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Three words you never want to hear


What is it you never want to hear?

“I’ve got cancer”. Three of the most terrifying words a loved one can say to you. 

Sadly, a couple of weeks ago I heard these words for the second time in my life. Almost 16 years ago, it was my Mum saying them, this time it was my Dad. If there was ever a time to need every ounce of resilience you have, every strength, skill, and coping mechanism, it’s when your parent – or of course any loved one – says these words to you.

When mum said those words to me it was like all the air had been sucked out of the room and someone simultaneously hit me in the stomach. I couldn’t hear properly and felt as though the ground was shifting under me – which was pretty apt because my world shifted forever on that day.

When dad said the same words to me last week it was strangely different. None of those things happened and I asked all the right questions and said all the right things in a very matter of fact way. When dad left I did feel a little out of sorts, off kilter, and mostly guilty for not feeling more. I spent the next few days going about things as usual, doing the school run, doing the supermarket shop, but I’d find myself stood staring at something for ages and redoing the same thing over and over, until I realised that it was my apparent lack of emotion that was bothering me and I was mulling it over at every opportunity. Why was I less emotional about dad?

There’s a whole load of stuff that’s happened – or hasn’t happened! - between me and my dad since mum died, which I won’t go into, that has meant we’re not as close as we once were but mostly I think I’ve just built up my resilience. The experience of losing my mum in such a short period of time (12 weeks) meant that I knew what to expect, I already had coping mechanisms in place, and perhaps most importantly of all, I’m now a mum.

What is Resilience?

Resilience is our ability to keep functioning and ‘roll with the punches’ when faced with trauma, grief, and stress etc. Of course you still experience the feelings of pain and anger but you’re able to carry on, not just physically but psychologically too. It’s not about being tough or being stoic, you don’t just brave it out. In fact, reaching out to others when you need support is a key part of being resilient.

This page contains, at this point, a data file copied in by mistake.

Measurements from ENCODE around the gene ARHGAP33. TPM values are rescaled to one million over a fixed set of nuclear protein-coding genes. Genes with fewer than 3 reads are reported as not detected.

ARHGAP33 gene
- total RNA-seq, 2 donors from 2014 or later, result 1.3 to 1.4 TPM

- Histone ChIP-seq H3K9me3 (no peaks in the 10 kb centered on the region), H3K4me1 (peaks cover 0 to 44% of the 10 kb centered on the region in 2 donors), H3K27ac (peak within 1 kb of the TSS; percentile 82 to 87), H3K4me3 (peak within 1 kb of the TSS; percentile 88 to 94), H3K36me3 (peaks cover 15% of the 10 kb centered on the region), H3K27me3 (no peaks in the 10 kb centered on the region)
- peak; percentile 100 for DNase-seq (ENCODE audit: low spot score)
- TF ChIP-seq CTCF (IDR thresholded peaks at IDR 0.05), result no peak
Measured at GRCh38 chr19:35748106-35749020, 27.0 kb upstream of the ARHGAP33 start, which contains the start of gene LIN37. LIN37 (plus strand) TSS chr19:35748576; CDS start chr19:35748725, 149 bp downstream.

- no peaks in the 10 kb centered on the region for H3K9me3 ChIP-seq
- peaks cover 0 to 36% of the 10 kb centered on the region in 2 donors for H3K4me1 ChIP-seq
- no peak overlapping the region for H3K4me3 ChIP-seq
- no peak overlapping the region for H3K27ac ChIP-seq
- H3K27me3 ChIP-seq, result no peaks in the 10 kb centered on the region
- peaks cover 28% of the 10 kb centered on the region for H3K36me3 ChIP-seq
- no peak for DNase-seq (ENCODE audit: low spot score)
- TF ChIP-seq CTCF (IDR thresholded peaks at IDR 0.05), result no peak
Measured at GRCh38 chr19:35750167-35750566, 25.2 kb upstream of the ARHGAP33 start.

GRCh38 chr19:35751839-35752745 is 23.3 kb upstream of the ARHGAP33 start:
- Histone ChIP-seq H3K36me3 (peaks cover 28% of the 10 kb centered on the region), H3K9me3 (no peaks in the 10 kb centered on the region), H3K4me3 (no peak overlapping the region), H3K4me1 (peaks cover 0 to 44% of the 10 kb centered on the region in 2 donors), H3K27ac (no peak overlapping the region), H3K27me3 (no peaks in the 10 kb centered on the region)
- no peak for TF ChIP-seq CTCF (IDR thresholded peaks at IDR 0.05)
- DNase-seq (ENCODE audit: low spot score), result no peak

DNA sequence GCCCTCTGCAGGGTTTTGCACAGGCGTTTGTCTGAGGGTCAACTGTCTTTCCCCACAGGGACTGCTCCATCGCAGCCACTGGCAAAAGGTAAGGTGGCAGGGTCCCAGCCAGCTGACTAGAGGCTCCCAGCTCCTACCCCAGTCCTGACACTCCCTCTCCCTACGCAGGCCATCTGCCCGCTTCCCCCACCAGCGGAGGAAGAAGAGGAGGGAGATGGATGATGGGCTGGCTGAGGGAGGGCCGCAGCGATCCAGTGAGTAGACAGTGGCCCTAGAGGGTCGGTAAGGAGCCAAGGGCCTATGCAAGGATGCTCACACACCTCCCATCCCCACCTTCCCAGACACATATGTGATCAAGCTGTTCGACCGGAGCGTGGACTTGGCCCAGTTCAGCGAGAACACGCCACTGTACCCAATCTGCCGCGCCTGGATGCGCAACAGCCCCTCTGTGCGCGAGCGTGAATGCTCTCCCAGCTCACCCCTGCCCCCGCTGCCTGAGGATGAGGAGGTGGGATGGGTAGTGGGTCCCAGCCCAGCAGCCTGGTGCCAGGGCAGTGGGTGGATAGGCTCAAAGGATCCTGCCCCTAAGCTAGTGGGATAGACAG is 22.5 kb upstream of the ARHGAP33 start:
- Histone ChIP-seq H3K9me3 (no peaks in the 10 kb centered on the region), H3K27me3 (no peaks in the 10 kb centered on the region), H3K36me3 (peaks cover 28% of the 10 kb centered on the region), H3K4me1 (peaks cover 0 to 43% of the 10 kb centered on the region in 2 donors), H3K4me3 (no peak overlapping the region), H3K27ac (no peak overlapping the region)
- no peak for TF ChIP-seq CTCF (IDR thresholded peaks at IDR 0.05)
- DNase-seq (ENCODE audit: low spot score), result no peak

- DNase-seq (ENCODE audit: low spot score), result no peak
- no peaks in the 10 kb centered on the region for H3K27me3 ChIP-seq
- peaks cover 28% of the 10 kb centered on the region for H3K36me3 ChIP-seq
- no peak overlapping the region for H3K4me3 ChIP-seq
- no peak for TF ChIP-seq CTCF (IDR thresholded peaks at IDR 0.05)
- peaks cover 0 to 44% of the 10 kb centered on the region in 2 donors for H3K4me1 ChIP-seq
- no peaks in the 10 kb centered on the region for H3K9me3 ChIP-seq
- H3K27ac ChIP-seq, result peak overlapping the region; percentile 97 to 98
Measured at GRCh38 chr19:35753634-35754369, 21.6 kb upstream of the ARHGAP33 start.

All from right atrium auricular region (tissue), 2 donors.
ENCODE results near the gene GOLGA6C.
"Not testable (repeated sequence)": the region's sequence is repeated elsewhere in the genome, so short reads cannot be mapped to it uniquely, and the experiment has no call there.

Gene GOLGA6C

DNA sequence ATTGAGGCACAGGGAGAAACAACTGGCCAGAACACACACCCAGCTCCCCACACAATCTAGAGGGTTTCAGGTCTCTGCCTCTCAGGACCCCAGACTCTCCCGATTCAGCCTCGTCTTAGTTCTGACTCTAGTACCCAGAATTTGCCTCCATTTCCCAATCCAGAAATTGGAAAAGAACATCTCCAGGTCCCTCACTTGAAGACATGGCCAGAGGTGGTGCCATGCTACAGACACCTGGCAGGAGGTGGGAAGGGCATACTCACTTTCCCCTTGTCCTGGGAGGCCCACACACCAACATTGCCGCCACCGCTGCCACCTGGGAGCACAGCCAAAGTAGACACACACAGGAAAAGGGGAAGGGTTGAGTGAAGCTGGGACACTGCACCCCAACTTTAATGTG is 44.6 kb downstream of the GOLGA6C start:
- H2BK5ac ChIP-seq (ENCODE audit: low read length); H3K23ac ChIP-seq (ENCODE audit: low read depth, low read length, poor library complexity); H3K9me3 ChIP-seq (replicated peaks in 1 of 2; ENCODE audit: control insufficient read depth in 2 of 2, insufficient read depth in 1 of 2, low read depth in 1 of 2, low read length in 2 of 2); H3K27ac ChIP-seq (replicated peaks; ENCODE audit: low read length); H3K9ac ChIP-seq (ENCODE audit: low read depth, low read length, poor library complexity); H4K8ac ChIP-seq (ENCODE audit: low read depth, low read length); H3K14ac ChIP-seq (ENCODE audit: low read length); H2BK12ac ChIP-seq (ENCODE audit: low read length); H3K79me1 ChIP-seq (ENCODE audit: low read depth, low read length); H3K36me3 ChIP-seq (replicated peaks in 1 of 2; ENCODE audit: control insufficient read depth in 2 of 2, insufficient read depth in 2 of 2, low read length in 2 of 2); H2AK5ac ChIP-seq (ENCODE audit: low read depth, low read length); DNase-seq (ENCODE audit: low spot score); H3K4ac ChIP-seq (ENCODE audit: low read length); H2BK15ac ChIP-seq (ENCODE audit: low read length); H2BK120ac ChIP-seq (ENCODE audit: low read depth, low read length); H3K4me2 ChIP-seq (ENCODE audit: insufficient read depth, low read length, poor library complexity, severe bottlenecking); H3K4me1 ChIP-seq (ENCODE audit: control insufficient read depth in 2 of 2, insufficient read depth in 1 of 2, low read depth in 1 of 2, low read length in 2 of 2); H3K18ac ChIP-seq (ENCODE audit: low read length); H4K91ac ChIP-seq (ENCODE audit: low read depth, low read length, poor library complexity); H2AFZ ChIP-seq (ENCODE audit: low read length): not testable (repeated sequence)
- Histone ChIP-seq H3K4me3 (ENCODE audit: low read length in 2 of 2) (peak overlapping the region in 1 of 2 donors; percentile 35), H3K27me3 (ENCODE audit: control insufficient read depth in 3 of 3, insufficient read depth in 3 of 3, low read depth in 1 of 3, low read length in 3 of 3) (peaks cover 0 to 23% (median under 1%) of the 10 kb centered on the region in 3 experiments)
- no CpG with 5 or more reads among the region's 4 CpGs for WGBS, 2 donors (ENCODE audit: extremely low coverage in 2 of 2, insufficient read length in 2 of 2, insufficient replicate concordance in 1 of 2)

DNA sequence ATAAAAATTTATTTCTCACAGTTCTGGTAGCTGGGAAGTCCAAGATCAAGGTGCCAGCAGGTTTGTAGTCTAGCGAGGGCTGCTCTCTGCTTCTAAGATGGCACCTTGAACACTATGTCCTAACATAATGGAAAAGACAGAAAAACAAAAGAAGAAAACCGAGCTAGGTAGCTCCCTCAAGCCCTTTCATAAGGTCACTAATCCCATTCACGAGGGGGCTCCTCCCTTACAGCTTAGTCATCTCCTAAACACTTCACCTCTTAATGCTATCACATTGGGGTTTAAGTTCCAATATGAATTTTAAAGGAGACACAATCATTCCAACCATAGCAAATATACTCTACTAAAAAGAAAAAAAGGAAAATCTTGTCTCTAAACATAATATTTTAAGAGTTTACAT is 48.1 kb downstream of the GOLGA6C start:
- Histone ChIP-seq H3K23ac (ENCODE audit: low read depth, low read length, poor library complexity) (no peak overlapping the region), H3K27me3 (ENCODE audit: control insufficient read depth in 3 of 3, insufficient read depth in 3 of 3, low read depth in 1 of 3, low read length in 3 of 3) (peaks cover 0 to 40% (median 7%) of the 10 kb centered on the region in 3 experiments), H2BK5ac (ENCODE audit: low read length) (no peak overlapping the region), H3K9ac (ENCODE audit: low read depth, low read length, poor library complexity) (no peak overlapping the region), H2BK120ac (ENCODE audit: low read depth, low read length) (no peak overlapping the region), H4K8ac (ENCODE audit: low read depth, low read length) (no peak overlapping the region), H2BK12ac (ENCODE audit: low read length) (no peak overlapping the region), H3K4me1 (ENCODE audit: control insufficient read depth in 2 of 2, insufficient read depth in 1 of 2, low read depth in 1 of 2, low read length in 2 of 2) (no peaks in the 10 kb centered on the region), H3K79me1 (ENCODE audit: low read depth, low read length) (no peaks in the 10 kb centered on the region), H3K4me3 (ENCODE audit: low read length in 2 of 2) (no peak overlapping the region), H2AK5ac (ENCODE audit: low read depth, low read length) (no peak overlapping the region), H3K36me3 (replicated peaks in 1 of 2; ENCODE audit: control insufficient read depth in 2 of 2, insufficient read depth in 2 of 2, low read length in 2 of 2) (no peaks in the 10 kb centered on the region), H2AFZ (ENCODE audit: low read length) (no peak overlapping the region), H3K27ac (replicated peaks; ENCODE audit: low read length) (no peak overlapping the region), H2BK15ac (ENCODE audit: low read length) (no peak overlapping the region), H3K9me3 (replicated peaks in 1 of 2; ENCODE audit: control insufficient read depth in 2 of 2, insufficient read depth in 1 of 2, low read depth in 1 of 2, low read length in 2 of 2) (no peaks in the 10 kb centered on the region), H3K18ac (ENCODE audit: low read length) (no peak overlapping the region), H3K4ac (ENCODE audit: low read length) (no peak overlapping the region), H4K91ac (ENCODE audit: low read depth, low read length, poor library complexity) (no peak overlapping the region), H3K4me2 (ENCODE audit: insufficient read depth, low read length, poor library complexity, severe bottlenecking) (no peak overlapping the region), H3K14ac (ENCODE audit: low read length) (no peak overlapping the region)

How does Resilience Help?

Resilience gives us the ability to see past your problems and work through them, it allows us to continue to find happiness and enjoyment in our lives whilst still dealing with those problems and stresses. If you’re not as resilient as you’d perhaps like to be it is possible to develop your resilience skills.

How can you build your Resilience?

“Pain comes to all of us in life,” says David Sabine, PhD, a clinical psychologist in Wichita Falls, Texas. “What I see resilient people do is immediately look at the problem and say, ‘What’s the solution to that? What is this trying to teach me?’ Looking at pain as an opportunity to learn and problem-solve — and building the confidence and the habit of moving toward the pain instead of running from it — goes a long way in terms of building resiliency.”

Whilst I understand the negative emotions I’m feeling, at the same time it’s important for me to keep positive where possible. Look for the silver linings, live in the moment, spend time with the people you love most, who build you up and support you. Also, try to keep your sense of humour. I’m lucky that I have quite a dark sense of humour but you must keep laughing, keep living your life – particularly if you have children – now more than ever you need to remember that we have one life and it’s a relatively short one in the grand scheme of things, so make the most of it. It’s what your loved one wants you to do anyway, so don’t feel guilty.

Fortunately it seems that there are far more options available to dad than there was for mum, so we keep moving forward, taking each step at a time and dealing with each stage as best we can. Because what’s the alternative?

Building resilience


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